Kai Lung

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Kai Lung (開龍[1]) is a fictional character in a series of books by Ernest Bramah, consisting of The Wallet of Kai Lung (1900), Kai Lung's Golden Hours (1922), Kai Lung Unrolls His Mat (1928), The Moon of Much Gladness (1932; published in the US as The Return of Kai Lung), Kai Lung Beneath the Mulberry Tree (1940), Kai Lung: Six (1974) and Kai Lung Raises His Voice (2010).


Kai Lung is a Chinese storyteller whose travels and exploits serve mainly as excuses to introduce substories, which generally take up the majority of a Kai Lung book. He is a man of very simple motivations; most frequently, he is animated by a desire for enough taels to be able to feed and clothe himself. Otherwise, his main motivation is love for his wife, Hwa-mei, and he seeks nothing more than a simple, sustainable lifestyle. Generally, he does not intrude in other people's affairs unless he thinks it necessary to teach them the rudiments of classical proportion with one of his fables.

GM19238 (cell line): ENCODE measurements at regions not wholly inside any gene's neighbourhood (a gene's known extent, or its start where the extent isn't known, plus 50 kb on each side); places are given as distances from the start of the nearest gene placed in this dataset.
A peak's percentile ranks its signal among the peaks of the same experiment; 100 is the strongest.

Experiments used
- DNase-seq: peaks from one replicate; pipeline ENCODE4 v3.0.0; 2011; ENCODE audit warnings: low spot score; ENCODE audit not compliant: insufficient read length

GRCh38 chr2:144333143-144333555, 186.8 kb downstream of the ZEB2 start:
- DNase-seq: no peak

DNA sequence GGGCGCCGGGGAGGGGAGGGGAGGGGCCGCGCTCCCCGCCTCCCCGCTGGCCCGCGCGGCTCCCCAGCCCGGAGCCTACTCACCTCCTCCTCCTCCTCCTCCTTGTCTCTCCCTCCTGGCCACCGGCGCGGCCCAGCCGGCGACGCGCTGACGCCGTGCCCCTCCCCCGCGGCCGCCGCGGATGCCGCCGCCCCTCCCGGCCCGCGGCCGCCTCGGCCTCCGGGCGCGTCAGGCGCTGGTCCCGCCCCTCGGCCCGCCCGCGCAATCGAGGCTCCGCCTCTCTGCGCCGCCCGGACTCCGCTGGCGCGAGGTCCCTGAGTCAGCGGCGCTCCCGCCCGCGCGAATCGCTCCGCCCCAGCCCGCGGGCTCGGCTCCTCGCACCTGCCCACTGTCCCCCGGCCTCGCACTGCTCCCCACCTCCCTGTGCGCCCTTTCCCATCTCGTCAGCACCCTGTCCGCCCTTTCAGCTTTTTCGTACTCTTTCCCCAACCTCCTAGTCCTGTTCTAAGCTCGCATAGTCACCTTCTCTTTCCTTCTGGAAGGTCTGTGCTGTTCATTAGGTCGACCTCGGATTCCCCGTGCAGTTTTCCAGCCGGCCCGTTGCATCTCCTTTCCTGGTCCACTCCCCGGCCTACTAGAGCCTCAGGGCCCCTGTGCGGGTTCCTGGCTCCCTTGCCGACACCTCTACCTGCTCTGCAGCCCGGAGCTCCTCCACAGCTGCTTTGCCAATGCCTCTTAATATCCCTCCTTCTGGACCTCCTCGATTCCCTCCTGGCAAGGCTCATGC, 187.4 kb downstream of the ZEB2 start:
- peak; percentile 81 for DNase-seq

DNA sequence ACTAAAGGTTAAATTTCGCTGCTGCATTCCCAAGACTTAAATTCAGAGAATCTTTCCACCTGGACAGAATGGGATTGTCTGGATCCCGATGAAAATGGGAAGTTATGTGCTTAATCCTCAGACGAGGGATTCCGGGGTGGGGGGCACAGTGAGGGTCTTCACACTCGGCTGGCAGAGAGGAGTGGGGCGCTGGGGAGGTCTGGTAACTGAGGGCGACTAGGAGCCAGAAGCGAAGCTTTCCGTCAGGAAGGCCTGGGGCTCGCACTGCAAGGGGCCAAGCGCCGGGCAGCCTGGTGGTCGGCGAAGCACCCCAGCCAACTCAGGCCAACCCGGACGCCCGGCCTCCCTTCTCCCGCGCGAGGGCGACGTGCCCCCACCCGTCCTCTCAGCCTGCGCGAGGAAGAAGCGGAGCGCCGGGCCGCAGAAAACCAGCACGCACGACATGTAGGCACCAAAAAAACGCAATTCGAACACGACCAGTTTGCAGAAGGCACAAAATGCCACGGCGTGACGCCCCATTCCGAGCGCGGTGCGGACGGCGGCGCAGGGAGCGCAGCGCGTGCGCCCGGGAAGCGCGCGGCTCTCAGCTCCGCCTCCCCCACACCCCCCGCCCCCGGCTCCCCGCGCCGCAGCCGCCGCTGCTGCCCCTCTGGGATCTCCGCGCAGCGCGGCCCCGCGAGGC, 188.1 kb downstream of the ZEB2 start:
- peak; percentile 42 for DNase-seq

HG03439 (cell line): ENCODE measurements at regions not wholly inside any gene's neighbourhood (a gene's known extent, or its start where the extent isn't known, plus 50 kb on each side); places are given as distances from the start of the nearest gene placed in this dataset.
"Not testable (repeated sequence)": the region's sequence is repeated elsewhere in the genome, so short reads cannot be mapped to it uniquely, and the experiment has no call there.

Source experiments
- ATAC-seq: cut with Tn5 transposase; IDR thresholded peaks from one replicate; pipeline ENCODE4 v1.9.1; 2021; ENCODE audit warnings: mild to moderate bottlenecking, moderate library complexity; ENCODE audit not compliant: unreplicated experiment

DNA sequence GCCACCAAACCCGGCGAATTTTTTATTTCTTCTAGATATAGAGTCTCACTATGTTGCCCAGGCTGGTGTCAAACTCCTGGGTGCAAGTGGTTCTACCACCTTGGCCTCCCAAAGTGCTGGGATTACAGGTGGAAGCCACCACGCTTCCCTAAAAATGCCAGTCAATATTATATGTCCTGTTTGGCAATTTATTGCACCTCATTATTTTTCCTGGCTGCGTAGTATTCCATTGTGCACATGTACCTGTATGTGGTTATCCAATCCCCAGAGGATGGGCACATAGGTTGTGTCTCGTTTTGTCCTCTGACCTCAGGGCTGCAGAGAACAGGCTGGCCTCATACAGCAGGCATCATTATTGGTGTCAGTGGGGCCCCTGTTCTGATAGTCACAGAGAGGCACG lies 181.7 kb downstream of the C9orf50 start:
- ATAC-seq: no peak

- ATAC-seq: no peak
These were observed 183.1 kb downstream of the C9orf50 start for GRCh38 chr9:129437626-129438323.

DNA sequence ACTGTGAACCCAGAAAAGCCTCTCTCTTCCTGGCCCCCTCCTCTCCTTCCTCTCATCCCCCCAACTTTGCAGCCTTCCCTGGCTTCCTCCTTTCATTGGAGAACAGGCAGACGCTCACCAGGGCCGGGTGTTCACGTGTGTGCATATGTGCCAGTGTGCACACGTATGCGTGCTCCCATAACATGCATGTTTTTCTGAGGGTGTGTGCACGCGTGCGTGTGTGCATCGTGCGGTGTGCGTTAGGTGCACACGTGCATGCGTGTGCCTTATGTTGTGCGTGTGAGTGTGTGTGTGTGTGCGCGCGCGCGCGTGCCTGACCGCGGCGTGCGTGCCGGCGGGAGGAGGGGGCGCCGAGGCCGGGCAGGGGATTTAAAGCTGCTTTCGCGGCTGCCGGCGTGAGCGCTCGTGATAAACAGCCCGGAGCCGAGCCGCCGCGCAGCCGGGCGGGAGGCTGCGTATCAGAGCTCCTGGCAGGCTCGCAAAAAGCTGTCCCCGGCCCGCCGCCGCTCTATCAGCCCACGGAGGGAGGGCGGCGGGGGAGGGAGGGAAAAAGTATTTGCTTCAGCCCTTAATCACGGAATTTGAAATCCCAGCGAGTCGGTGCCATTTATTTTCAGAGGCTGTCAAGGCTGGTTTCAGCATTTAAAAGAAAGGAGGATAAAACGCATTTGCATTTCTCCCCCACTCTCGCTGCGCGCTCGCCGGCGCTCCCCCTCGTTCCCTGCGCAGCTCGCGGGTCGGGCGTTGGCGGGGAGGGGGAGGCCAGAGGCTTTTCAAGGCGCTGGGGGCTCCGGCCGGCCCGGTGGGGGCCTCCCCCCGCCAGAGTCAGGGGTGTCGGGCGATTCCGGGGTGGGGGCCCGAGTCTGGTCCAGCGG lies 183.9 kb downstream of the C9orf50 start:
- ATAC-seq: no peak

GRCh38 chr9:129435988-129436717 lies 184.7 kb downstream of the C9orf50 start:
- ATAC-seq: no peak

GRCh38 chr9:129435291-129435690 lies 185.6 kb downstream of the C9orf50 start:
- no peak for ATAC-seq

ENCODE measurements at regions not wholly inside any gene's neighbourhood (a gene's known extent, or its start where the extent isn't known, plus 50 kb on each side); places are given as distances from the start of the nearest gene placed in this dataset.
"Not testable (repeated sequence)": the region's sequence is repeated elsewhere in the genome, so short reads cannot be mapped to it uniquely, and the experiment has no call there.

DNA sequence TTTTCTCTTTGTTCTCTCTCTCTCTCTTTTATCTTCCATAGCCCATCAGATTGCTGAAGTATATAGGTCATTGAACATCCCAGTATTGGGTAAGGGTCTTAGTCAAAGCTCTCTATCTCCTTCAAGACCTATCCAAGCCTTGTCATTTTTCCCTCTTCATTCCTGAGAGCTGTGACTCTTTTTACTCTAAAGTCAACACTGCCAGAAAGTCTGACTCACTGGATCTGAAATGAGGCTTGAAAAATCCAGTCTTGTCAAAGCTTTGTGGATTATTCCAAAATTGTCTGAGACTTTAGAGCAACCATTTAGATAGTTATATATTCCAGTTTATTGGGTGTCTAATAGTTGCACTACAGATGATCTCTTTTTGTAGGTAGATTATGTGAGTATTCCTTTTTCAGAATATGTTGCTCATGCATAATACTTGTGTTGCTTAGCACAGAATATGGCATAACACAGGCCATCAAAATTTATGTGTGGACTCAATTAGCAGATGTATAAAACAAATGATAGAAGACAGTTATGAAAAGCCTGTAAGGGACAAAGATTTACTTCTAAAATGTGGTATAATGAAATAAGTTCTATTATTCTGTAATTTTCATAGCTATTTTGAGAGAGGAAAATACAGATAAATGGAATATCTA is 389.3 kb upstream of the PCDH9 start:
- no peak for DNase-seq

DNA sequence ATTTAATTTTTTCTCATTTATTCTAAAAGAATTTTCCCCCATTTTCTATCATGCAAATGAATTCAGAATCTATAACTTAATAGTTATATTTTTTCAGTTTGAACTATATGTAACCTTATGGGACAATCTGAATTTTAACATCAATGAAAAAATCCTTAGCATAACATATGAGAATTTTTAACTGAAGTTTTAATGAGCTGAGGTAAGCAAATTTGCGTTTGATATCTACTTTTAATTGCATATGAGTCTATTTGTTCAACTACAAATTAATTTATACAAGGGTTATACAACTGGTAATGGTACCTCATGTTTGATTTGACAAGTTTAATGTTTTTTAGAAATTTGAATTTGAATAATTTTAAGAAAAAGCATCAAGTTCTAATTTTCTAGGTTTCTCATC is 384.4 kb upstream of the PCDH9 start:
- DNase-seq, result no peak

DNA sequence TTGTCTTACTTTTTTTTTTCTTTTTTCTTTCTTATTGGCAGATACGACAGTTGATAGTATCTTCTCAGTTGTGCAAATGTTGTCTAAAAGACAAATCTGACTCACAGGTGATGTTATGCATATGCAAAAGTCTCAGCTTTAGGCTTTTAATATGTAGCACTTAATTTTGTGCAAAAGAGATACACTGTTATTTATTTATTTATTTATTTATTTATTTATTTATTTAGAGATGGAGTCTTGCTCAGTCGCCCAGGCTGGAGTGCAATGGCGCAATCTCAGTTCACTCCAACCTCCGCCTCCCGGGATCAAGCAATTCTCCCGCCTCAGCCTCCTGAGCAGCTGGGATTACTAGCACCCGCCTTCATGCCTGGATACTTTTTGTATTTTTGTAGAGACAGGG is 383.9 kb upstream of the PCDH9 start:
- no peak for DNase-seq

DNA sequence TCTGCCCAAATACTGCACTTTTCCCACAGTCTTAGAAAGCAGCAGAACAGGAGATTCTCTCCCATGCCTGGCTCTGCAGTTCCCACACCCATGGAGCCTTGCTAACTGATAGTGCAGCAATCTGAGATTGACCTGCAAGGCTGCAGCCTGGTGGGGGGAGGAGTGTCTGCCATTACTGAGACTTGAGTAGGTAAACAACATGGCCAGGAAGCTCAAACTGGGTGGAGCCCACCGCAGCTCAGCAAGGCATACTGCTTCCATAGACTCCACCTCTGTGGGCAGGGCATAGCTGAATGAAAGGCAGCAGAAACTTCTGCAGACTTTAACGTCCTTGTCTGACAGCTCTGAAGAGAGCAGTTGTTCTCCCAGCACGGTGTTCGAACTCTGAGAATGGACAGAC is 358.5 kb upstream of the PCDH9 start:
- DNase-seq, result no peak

He usually comes into conflict with barbarians, bandits, and other people who are not classically educated, as well as various unscrupulous individuals who are intent on taking away his property.

References by other writers[edit]

In Thorne Smith's comedic fantasy The Stray Lamb, the character Mr. Lamb relaxes while reading Kai Lung.

Dorothy L. Sayers mentions Kai Lung and/or quotes from the books in several Lord Peter Wimsey novels, specifically Strong Poison, Gaudy Night and Busman's Honeymoon

In "'He Cometh and He Passeth By!'" by H. Russell Wakefield, one of the principal characters reads The Wallet of Kai-Lung before retiring to bed.

Ford Madox Ford repeatedly quoted the allegedly Chinese proverb "It would be hypocrisy to seek for the person of the Sacred Emperor in a Low Tea House." It has been convincingly argued that Ford originally acquired this proverb from the Kai Lung novels of Ernest Bramah, and that Bramah had created it for Kai Lung, rather than quoting a genuine Chinese proverb.[2]

Irene the Librarian quotes Kai Lung in Genevieve Cogman’s novel “The Secret Chapter”.


  1. ^ "FreeUK - Customer information". November 2017.
  2. ^ Hawthorn, Jeremy, ‘Ernest Bramah: Source of Ford Madox Ford’s Chinese Proverb?’ Notes and Queries, 63.2 (2016), 286-288.